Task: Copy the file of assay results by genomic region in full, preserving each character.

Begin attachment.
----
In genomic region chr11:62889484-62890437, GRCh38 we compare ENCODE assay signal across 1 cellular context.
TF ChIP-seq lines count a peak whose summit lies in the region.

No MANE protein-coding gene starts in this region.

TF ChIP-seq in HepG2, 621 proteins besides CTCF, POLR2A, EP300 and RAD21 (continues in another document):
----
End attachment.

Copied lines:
In genomic region chr11:62889484-62890437, GRCh38 we compare ENCODE assay signal across 1 cellular context.
TF ChIP-seq lines count a peak whose summit lies in the region.

No MANE protein-coding gene starts in this region.

TF ChIP-seq in HepG2, 621 proteins besides CTCF, POLR2A, EP300 and RAD21 (continues in another document):